What happens to young people on the web and how can you help prevent online exploitation? Victoria Knight reports from our recent event hosted by University of Manchester and supported by GCHQ and the Marie Collins Foundation which sought to give young people an insight into how to stay safer online
I’m writing this in a state of concern about the increasing amount of time I seem to have spent in front of a screen since lockdown, working online and organising family life. Combining a full-time job with parenting is a dark art at the best of times but throw in full time home schooling along with the upsurge of domestic duties and home catering, it’s gone to a whole new level.
After all, unlike far too many others across the country, my family and I do not lack for a decent home Wi-Fi signal (when all five of us aren’t on live video calls at the same time). We have sufficient screens in our household and my children have adapted brilliantly well to their new routine of remote learning.
So, why this feeling of existential concern? I can’t ignore the fact that lockdown has catalysed an unexpected surge in time spent online and, as I suspect for many other parents, it’s gone beyond worries about the amount of screen time – it’s also the perennial concern of what they are watching and who they think they are interacting with online. Even with parental settings deployed, I can’t escape that feeling of what might be happening – and I’m sure I’m not alone.
Unlike previous generations, children today are now open to cyber exploitation and attack from criminals and adversaries who have a rich tapestry of opportunities to choose from. Don’t believe me? A report just out from the Internet Watch Foundation states that child abuse images online increased by almost 50% during lockdown. In the 11 weeks from 23 March, its hotline logged 44,809 reports of images compared with 29,698 last year.
These developments are exactly why it was so important for me and our team to be involved in a recent event in Manchester geared specifically towards helping young people develop their critical thinking skills to find solutions dealing with issues of online safety.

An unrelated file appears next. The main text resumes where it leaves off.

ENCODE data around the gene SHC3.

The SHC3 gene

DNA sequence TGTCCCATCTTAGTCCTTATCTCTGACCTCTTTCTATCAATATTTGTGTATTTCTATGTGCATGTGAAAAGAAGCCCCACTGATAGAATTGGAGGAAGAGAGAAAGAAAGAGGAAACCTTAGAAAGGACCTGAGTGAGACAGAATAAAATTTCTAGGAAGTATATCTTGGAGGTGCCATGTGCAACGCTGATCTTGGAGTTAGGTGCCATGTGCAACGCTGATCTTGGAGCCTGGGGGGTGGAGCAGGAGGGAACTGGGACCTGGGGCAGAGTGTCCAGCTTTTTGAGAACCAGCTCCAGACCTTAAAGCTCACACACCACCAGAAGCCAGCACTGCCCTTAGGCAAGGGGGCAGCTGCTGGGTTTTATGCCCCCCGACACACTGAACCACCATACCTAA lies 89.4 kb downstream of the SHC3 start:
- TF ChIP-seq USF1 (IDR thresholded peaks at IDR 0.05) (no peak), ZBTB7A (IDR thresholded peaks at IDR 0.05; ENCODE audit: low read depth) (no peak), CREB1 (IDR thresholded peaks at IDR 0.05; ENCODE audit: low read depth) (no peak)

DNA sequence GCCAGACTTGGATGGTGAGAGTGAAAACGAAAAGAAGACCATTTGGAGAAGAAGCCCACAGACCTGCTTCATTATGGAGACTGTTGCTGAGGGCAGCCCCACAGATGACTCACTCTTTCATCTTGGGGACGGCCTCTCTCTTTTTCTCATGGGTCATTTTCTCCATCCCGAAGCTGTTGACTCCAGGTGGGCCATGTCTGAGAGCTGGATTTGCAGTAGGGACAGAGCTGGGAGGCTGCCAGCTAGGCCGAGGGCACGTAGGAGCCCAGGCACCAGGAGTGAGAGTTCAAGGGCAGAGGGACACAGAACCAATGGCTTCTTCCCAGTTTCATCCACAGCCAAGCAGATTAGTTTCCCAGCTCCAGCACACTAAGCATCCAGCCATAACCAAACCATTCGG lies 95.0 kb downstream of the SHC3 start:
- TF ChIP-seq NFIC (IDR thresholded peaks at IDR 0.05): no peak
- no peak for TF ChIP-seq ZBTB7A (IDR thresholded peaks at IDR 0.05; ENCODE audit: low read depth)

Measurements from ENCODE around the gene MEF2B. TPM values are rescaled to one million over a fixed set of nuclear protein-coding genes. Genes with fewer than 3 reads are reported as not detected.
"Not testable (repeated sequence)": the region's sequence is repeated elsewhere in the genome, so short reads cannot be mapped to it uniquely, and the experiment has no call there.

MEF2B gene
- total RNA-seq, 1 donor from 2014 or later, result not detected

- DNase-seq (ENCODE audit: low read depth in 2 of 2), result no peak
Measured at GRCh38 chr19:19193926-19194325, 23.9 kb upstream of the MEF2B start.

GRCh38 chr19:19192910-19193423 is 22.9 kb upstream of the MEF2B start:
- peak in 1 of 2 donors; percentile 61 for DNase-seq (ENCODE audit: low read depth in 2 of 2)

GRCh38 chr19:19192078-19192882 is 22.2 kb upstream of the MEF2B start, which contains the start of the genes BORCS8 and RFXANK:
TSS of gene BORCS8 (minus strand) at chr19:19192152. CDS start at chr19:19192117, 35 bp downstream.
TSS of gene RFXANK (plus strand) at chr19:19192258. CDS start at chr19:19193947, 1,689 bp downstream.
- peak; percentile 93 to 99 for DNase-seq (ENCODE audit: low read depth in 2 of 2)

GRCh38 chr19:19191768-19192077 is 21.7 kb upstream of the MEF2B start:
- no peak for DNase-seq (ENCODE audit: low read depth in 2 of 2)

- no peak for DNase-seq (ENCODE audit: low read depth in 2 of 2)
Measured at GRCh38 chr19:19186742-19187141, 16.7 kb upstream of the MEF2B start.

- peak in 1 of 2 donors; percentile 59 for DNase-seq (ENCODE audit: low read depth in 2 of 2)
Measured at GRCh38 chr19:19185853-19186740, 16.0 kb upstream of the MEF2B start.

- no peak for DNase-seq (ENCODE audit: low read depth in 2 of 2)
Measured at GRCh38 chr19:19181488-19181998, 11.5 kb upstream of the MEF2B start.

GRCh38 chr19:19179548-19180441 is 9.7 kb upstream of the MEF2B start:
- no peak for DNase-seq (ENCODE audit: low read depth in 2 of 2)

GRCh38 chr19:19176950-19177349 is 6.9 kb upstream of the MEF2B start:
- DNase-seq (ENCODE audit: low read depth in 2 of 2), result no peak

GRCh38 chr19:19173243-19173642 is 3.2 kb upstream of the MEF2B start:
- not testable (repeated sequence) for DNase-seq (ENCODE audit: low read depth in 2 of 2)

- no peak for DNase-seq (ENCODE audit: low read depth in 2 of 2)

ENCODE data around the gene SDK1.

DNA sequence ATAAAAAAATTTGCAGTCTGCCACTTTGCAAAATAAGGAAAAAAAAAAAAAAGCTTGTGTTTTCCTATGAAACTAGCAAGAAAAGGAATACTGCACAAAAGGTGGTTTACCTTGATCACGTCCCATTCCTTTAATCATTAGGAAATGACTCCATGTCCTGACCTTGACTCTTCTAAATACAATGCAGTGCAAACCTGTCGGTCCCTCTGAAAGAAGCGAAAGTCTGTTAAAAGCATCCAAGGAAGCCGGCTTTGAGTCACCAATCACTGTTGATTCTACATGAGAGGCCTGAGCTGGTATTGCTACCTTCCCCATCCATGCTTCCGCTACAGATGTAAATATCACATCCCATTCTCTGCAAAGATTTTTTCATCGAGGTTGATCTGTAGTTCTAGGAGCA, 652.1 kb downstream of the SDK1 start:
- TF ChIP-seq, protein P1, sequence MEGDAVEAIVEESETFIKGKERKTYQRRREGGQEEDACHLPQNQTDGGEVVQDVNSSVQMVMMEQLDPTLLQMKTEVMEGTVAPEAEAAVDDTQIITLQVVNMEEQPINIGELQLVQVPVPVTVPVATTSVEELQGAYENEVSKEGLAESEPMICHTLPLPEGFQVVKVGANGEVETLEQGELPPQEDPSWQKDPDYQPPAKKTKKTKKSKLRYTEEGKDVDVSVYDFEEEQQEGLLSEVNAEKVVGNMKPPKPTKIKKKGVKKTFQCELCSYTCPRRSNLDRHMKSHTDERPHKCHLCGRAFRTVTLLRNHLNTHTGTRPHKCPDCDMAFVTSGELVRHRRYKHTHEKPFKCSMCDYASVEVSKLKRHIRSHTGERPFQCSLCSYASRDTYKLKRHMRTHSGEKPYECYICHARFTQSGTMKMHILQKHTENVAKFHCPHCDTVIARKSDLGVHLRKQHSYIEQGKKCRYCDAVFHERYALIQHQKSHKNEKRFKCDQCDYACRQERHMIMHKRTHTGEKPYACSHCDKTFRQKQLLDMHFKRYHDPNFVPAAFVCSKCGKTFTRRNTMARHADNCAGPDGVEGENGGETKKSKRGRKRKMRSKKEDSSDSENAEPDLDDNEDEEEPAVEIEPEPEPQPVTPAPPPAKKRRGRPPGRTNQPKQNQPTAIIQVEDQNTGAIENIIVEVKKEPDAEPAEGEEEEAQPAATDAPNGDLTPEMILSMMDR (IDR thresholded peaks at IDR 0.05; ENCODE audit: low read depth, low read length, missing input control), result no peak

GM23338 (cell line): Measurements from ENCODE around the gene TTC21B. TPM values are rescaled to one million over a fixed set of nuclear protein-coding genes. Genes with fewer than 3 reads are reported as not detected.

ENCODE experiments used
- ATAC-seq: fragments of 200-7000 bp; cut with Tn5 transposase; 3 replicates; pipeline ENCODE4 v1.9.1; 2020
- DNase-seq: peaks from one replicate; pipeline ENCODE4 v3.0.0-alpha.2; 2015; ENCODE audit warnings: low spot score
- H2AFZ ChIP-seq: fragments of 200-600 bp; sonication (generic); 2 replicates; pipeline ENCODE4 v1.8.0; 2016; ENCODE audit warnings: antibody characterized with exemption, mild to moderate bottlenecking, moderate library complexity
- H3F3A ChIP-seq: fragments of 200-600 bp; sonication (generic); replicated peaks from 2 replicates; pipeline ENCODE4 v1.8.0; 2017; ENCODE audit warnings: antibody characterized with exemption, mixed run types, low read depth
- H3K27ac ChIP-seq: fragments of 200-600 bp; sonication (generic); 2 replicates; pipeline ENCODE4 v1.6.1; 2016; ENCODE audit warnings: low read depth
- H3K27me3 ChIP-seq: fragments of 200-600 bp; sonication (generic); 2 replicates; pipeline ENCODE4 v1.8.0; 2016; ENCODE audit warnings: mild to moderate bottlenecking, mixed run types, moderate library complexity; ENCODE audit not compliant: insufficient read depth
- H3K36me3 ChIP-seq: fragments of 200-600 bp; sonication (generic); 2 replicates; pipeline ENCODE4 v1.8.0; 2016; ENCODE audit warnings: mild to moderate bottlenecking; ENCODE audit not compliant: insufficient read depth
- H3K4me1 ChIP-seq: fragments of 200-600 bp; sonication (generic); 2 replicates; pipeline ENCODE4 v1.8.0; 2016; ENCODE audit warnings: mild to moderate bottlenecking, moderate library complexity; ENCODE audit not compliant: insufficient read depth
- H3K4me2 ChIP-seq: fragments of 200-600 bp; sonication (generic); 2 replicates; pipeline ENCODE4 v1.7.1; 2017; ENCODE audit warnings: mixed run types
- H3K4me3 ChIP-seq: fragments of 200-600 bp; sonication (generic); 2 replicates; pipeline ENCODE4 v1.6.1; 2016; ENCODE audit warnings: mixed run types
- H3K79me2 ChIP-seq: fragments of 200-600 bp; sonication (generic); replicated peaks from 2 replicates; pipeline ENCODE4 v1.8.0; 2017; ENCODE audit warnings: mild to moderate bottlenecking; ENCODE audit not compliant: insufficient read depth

Organised by the University of Manchester and supported by GCHQ and the Marie Collins Foundation, the Save the World (Wide Web) virtual forum was a unique opportunity for young people and adults to work through simulated scenarios to figure out how to address challenges that can affect us all – from online child sexual exploitation to the disinformation of ‘fake news’.
Attended by both young people aged between 12 and 16 and adults including cyber security professionals like me, as well as security service staff, academics and psychologists, the event centred around two immersive, workshop sessions where participant groups worked through two, fictional case studies to collectively find the right solutions.
Each of the discussions encouraged participants to think critically about the scenarios they were facing, which throughout each session highlighted a variety of paths that could lead to different experiences – some more harmful than others.
It was gratifying to see the kids so incredibly engaged. We were unsure how aware of cyber risk they would be but their enthusiasm was matched only by their tech savvy. But nonetheless we have to ask, where do we go from here?
I believe the solution lies in education. We need to continue to educate not only children but everyone about staying safe online. There isn’t a silver bullet. This means that industry, government and academia have a shared social responsibility to work together to reduce online harm risks. And as individuals, we need to take the time to educate ourselves, and others, about these issues and take considered action as a result.
It’s only through these collective actions that all of us – kids and adults alike – will be able to go online unhindered. Staying safe can be done – but only if all of us work together.
Helping transform the UK’s response to tackling child sexual abuse in the digital age
Technology offers huge new opportunities to the younger generation, but it also leaves them vulnerable to cyber exploitation and attackFind out more
About the author
Victoria Knight is a Strategic Business Director at BAE Systems Applied Intelligence
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